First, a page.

The Wrong Stuff
The return of a sports classic with a new foreword by the author
Finally back in print after many years, here is Bill Lee’s classic tale of his renegade life on and off the mound. Whether walking out on the Montreal Expos to protest the release of a valued teammate or telling sportswriters eager for candid and offbeat comments more about the game than his bosses wanted anyone to know, pitcher Bill “Spaceman” Lee became celebrated as much for his rebellious personality as for his remarkable talent. Add to the mix his affinity for Eastern religions and controversial causes, and you can see why Lee infuriated the establishment while entertaining his legion of fans.
In this wildly funny memoir that became a massive bestseller in the United States and Canada when it was first published, Lee recounts the colorful story of his life—from the drugged-out antics of his college days at USC (where he learned that “marijuana never hammered me like a good Camel”) to his post–World Series travels with a group of liberal long-distance runners through Red China (where he discovered that conservatives don’t like marathons because “it’s much easier to climb into a Rolls-Royce”). Lee also describes his minor league days, joining the Reserves during the Vietnam War, his time with the Red Sox, and the 1975 World Series. He spares no detail while recalling his infamous falling-out with Red Sox management that led to his trade to Montreal.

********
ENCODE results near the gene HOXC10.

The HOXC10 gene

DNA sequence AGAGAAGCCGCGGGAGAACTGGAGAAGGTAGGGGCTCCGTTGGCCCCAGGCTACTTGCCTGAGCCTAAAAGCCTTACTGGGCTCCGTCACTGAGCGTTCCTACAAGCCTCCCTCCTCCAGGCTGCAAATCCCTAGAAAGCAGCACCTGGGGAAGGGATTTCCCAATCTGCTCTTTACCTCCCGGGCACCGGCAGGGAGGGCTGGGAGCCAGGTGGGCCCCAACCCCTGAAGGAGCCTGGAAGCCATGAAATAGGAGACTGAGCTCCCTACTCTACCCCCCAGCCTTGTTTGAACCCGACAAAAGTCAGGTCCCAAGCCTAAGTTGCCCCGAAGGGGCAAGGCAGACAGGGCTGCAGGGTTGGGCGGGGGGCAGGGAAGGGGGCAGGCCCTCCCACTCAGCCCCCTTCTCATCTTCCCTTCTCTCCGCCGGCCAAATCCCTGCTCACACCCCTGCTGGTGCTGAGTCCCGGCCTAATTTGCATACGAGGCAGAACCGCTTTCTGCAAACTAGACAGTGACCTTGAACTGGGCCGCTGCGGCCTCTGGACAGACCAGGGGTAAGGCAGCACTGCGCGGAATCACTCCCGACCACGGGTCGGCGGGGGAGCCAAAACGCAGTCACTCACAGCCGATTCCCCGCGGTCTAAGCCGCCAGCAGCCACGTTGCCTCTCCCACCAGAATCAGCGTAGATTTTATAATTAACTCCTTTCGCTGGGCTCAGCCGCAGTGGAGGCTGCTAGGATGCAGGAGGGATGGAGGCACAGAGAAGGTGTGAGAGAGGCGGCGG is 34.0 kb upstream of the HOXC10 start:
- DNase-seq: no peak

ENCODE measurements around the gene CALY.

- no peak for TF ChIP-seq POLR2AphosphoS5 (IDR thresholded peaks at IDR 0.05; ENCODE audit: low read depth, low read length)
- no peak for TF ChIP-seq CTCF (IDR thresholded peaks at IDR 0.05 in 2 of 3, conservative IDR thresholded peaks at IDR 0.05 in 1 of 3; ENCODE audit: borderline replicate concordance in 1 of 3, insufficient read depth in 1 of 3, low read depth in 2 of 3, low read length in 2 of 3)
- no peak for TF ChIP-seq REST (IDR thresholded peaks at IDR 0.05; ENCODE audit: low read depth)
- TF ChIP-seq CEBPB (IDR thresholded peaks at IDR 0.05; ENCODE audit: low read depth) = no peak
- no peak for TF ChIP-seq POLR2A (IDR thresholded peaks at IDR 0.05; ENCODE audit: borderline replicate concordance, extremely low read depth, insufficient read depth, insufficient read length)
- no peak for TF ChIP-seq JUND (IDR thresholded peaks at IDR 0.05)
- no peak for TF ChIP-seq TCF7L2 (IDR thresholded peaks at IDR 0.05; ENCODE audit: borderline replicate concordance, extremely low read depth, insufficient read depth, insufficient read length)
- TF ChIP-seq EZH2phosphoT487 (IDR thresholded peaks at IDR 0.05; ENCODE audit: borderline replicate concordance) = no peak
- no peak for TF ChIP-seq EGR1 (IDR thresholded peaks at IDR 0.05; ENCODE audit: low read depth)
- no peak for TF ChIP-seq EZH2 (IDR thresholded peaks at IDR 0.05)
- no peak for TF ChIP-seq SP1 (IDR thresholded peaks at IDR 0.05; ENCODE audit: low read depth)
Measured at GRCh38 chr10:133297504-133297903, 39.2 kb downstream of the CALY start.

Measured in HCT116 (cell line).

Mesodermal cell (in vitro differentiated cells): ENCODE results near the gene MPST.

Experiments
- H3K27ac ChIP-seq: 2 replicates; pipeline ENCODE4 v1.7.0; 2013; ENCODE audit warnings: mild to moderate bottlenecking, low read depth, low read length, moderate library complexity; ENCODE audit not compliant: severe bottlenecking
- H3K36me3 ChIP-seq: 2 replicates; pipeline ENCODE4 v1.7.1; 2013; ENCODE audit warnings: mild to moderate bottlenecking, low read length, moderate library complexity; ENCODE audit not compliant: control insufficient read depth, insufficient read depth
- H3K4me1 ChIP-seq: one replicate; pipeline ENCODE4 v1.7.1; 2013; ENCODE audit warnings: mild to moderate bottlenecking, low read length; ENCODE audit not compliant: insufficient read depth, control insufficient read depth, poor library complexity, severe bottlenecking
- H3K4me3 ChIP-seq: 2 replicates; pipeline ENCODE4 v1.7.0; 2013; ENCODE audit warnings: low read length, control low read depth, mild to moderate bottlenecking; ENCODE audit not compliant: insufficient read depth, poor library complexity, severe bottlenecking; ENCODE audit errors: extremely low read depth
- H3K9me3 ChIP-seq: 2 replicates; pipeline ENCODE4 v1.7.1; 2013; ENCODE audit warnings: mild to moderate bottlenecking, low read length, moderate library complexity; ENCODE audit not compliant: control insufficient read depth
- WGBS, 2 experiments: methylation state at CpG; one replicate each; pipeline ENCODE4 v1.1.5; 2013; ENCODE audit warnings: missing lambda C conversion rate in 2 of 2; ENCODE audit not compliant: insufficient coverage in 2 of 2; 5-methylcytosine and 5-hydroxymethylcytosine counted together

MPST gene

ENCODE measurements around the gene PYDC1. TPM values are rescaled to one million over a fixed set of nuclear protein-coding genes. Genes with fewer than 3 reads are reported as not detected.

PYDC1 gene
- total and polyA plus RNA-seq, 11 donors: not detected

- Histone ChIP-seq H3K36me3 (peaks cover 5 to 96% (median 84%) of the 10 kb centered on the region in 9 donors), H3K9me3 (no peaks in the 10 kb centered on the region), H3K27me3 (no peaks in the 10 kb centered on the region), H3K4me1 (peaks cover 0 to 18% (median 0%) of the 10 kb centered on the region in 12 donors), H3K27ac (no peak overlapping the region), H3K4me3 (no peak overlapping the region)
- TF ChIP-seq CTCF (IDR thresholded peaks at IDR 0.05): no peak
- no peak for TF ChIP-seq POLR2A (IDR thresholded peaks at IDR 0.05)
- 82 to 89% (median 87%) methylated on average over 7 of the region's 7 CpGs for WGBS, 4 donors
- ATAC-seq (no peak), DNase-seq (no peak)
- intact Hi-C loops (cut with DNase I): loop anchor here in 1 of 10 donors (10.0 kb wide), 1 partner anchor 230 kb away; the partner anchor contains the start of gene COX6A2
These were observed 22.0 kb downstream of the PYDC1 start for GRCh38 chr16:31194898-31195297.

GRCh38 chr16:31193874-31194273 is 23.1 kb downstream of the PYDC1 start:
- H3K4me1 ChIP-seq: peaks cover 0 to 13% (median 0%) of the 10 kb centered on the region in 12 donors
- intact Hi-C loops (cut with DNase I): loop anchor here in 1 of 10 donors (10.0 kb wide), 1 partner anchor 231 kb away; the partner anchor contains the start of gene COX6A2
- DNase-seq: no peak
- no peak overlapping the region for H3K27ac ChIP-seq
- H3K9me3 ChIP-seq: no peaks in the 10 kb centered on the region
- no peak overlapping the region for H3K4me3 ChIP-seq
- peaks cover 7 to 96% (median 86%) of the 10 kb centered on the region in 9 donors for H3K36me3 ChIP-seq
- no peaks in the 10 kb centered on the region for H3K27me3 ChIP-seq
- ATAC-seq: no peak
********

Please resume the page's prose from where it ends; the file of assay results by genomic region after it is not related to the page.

Full of irreverent wit, and an inherent love of the game, The Wrong Stuff is a sports classic for a new generation.
From the Trade Paperback edition.
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Review: The Wrong StuffUser Review - Mike Reuther - Goodreads
One of the funniest baseball books ever written. Lee was an iconoclast and goofball, but that's okay. He's got plenty of stories to share in this book, from his days with the Boston Red Sox to his ... Read full review
Review: The Wrong StuffUser Review - David - Goodreads
Bill Lee's "The Wrong Stuff" looks like on the surface just to be another cut and dried quick biography of a former sports star. But after reading this, I was amazed that this book did not garner the ... Read full review